Timonen T, Iso-Mustajärvi M, Linder P, Vrzakova H, Sinkkonen ST, Luukkainen V, Laitakari J, Elomaa A-P and Dietz A (2022) The feasibility of virtual reality for anatomic training during temporal bone dissection course. Front. Virtual Real. 3:957230. doi: 10.3389/frvir.2022.957230
The feasibility of virtual reality for anatomic training during temporal bone dissection course
|Author:||Timonen, Tomi1,2; Iso-Mustajärvi, Matti1,3; Linder, Pia1;|
1Department of Otorhinolaryngology, Head and Neck Surgery, Kuopio University Hospital, Kuopio, Finland
2University of Eastern Finland, School of Medicine, Institute of Clinical Medicine, Kuopio, Finland
3Microsurgery Training Center, Kuopio University Hospital, Kuopio, Finland
4School of Computing, University of Eastern Finland, Kuopio, Finland
5Department of Otorhinolaryngology—Head and Neck Surgery, Helsinki University Hospital and University of Helsinki, Helsinki, Finland
6Tauno Palva Laboratory, Helsinki University Hospital, Helsinki, Finland
7Department of Otorhinolaryngology, Head and Neck Surgery, Oulu University Hospital, Oulu University, PEDEGO, Oulu, Finland
8Department of Neurosurgery, Kuopio University Hospital, Kuopio, Finland
|Online Access:||PDF Full Text (PDF, 1.6 MB)|
|Persistent link:|| http://urn.fi/urn:nbn:fi-fe2023070790403
|Publish Date:|| 2023-07-07
Introduction: In recent decades, the lack of educational resources for cadaveric dissections has complicated the hands-on otological surgical training of otorhinolaryngology residents due to the poor availability of cadaver temporal bones, facilities, and limited hours for practice. Since students must gain adequate and patient-safe surgical skills, novel training methods need to be considered. In this proof-of-concept study, a new virtual reality (VR) software is described; this was used during a national temporal bone dissection course where we investigated its feasibility for otological surgical training.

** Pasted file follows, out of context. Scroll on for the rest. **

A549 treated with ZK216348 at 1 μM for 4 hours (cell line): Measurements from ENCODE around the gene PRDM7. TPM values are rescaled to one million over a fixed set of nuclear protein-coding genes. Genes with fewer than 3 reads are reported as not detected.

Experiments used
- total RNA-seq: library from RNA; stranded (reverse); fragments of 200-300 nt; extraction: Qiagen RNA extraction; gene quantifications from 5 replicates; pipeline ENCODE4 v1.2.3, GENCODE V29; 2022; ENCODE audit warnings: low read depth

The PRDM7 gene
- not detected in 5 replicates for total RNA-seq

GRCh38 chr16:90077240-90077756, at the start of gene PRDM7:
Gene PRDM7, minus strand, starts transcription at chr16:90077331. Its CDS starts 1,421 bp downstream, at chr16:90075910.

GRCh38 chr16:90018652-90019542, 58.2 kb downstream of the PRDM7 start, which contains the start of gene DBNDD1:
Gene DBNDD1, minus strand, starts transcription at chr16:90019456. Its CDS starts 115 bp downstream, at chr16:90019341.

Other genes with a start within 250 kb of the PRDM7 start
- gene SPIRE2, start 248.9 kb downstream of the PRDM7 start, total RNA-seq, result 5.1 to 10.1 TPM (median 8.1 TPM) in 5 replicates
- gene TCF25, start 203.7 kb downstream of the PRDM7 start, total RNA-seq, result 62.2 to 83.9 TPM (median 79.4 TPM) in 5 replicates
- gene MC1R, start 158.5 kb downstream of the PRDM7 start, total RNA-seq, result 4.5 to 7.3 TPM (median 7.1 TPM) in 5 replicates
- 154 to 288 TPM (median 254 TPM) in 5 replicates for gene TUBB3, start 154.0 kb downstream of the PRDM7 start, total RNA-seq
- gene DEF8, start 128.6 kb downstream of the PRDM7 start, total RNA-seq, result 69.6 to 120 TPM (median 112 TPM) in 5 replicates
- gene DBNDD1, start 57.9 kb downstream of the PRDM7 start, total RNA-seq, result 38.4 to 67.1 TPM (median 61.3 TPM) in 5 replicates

Methods: A total of 11 otorhinolaryngology residents attended the annual 2-day hands-on temporal bone dissection course; they were divided into two groups with similar experience levels. Both groups received a lecture on temporal bone anatomy. A total of 22 cadaver temporal bones were harvested for the course; 11 of these bones were imaged by computed tomography. VR software designed for preoperative planning was then used to create 3D models of the imaged temporal bones. Prior to dissection training, the first group underwent a 30-min VR session, where they identified 24 surgically relevant anatomical landmarks on their individual temporal bone. The second group proceeded directly to dissection training. On the second day, the groups were switched. The feasibility of VR training was assessed with three different metrics: surgical performance evaluation using a modified Hopkins objective structured assessment of technical skill (OSATS), time for the surgical exposure of anatomical landmarks, and the user experience collected with a Likert scale questionnaire.
Results: No differences were noted in the overall performance between the groups. However, participants with prior VR training had a lower mean time for surgical exposure of anatomical landmarks (antrum 22.09 vs. 27.64 min, p = 0.33; incus 60.00 vs. 76.00, p = 0.03; PSCC 71.83 vs. 88.50, p = 0.17) during dissection training. The participants considered VR beneficial for anatomy teaching, surgery planning, and training.
Conclusion: This study demonstrated the feasibility of implementing VR training in a temporal bone dissection course. The VR training demonstrated that even short expert-guided VR sessions are beneficial, and VR training prior to the dissections has a positive effect on the time needed to perform surgical tasks while maintaining comparable performance scores.
Frontiers in virtual reality
|Type of Publication:||
A1 Journal article – refereed
|Field of Science:||
3126 Surgery, anesthesiology, intensive care, radiology
The study was funded by the Academy of Finland (AD Grant No. 333525), State Research Funding of the Kuopio University Hospital (TT Grant No. 5551865, AD Grant No. 5551853), The Finnish ORL-HNS Foundation (TT Grant No. 20210002 and No. 20220027), North Savo Regional Fund (TT Grant No. 65202121, AD Grant No. 65202054), Finnish Cultural Foundation (TT Grant No. 00211098), and The Finnish Society of Ear Surgery.
© 2022 Timonen, Iso-Mustajärvi, Linder, Vrzakova, Sinkkonen, Luukkainen, Laitakari, Elomaa and Dietz. This is an open-access article distributed under the terms of the Creative Commons Attribution License (CC BY). The use, distribution or reproduction in other forums is permitted, provided the original author(s) and the copyright owner(s) are credited and that the original publication in this journal is cited, in accordance with accepted academic practice. No use, distribution or reproduction is permitted which does not comply with these terms.